I wrote a piece shortly after Pope Francis’ election in which I characterized the future under Francis as “back to the future”.  I believed—and still do—that the Church would be forced to undergo the 1960s all over again. The pontificates of John Paul II and Benedict XVI were successful—the former more than the latter—in stanching the wounds opened up after the Second Vatican Council.  But those for whom the immediate post-Conciliar days were days of glory and freedom—for themselves, not for the Church—went underground.  After the current Pope’s election they have all come once again into the light of day and have promoted with vigor what they see as the unfinished business of the “Spirit of Vatican II”, and they have been joined by new converts, mostly from Northern Europe, to the establishment of a Catholic Church made in their own secular and un-Catholic image.  The Instrumentum Laboris of the Amazon Synod is a classic document that reveals quite clearly the agenda of those living in the past of the 1960s.  The silence of the bishops with very few exceptions as this agenda unfolds is disheartening at best. The conflict has nothing to do with conservatism versus liberalism, in the political sense.  It has to do with Tradition, as understood by the Catholic Church, versus that liberalism in religion that John Henry Newman, about to be canonized, fought against his whole life.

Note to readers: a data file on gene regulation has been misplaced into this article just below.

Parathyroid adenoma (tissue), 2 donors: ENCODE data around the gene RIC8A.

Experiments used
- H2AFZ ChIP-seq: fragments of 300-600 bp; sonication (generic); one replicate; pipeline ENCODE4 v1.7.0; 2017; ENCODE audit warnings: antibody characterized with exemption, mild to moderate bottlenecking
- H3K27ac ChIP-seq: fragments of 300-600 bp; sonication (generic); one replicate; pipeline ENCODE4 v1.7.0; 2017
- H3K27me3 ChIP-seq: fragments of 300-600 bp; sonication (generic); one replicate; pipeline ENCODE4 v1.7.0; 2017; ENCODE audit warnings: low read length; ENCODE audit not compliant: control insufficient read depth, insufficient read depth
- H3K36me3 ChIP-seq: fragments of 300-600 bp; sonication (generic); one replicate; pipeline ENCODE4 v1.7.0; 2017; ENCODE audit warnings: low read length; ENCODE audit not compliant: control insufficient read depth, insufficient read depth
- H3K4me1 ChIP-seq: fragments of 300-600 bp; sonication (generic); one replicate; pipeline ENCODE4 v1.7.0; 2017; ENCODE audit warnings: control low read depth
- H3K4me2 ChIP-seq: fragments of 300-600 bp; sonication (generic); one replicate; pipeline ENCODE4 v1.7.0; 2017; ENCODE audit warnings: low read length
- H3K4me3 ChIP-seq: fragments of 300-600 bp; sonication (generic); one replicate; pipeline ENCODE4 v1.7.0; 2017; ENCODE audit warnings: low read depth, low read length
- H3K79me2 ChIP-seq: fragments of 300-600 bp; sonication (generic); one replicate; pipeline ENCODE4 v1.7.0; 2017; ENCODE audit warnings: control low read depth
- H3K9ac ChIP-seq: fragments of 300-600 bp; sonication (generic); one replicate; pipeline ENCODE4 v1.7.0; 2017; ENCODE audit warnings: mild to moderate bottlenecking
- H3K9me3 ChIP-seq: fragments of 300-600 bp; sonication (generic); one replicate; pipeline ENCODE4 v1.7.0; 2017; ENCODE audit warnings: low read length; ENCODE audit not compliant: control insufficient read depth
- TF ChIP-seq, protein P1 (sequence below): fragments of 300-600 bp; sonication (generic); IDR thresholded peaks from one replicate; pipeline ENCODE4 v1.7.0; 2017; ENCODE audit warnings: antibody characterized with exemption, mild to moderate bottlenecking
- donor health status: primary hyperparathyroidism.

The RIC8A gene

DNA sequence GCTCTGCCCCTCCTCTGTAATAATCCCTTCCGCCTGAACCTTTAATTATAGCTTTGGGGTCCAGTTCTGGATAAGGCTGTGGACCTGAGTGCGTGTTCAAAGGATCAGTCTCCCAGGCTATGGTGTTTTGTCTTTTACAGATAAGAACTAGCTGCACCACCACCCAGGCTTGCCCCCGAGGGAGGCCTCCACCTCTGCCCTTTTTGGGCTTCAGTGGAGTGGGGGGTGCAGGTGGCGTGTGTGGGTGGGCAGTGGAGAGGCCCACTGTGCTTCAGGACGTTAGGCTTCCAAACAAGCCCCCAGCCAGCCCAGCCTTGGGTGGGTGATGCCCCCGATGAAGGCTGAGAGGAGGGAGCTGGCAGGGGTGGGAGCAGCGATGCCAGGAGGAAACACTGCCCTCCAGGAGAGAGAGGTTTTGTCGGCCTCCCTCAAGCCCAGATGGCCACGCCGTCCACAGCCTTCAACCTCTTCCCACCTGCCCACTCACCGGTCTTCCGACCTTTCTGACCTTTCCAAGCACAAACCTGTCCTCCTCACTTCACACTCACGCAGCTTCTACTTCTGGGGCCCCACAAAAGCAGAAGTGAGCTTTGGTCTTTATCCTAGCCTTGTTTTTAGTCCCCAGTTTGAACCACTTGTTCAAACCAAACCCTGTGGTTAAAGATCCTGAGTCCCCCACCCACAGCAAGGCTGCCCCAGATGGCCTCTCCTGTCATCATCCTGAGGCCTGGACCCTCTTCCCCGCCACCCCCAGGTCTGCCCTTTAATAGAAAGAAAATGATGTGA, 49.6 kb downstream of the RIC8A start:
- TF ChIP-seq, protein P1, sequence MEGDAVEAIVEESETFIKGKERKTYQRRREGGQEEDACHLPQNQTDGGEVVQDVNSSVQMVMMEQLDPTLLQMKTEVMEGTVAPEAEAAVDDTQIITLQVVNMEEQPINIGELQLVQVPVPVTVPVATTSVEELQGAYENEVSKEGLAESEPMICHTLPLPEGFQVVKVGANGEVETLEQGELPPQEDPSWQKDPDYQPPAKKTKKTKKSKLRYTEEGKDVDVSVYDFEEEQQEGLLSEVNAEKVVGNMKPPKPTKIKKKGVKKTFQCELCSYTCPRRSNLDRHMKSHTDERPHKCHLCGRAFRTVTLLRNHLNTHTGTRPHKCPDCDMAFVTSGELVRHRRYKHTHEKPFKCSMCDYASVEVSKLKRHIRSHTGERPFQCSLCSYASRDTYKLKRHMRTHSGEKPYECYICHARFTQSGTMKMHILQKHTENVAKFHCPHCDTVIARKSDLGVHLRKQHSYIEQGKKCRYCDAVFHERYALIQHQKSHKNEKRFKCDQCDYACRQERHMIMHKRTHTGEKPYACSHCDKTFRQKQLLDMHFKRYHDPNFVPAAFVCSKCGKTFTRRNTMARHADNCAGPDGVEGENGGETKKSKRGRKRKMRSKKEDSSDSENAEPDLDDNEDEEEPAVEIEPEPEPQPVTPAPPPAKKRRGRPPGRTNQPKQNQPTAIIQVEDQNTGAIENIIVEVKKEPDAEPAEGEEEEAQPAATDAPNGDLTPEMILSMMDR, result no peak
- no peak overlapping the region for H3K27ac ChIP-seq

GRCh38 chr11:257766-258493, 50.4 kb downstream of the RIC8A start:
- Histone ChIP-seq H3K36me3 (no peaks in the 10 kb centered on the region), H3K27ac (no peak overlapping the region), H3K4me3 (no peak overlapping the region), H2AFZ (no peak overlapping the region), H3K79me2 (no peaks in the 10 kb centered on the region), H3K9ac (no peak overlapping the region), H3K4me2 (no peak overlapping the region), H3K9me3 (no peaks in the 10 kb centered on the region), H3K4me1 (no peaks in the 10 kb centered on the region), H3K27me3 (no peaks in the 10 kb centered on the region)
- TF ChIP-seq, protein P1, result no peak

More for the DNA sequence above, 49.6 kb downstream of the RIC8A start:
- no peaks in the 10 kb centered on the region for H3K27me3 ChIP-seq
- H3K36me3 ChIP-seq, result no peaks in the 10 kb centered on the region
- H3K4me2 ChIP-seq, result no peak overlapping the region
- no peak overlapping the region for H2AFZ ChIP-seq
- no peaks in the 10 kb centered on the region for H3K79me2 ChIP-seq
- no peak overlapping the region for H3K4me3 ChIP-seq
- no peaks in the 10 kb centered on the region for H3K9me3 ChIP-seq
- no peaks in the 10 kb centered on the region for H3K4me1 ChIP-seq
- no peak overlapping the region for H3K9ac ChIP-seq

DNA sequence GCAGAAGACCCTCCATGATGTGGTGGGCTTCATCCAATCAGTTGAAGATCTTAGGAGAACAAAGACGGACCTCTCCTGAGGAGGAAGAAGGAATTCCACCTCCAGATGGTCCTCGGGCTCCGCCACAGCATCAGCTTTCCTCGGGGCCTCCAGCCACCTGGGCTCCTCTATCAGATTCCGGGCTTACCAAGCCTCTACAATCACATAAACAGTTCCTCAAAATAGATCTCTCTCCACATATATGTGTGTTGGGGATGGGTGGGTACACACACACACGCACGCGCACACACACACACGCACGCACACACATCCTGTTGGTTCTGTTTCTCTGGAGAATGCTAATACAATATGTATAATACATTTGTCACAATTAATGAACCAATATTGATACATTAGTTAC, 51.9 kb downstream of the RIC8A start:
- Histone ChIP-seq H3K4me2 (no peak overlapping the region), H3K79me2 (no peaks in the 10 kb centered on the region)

If I were to speak to the son of the married priest and nun who wrote today’s Op-Ed piece, I would agree that the Church has indeed “seen better days” and is not in good shape today.  But I would point out to him two things.  The answer to the Church’s problems today is not to become a mirror image of the Episcopal Church, the quintessential example of what happens when Christians forget who they are within the Tradition of the Church whose Head is Jesus Christ and instead embrace that form of liberalism that is incompatible with the Christian faith.  Rather the answer is what is happening this evening at my local parish church.  The young pastor is going to offer his first Solemn Mass in the Traditional Roman Rite  celebrating the External Solemnity of the patron of the parish, St. Pius X.  And his curate is the Deacon of the Mass.  And the parish music director has learned the Propers and Ordinary of the Mass and will be an integral part of this wonderful event, as will priests in choir, and, most importantly,  the congregation.  That, dear son of a priest and a nun, that is the answer.

Father Richard Gennaro Cipolla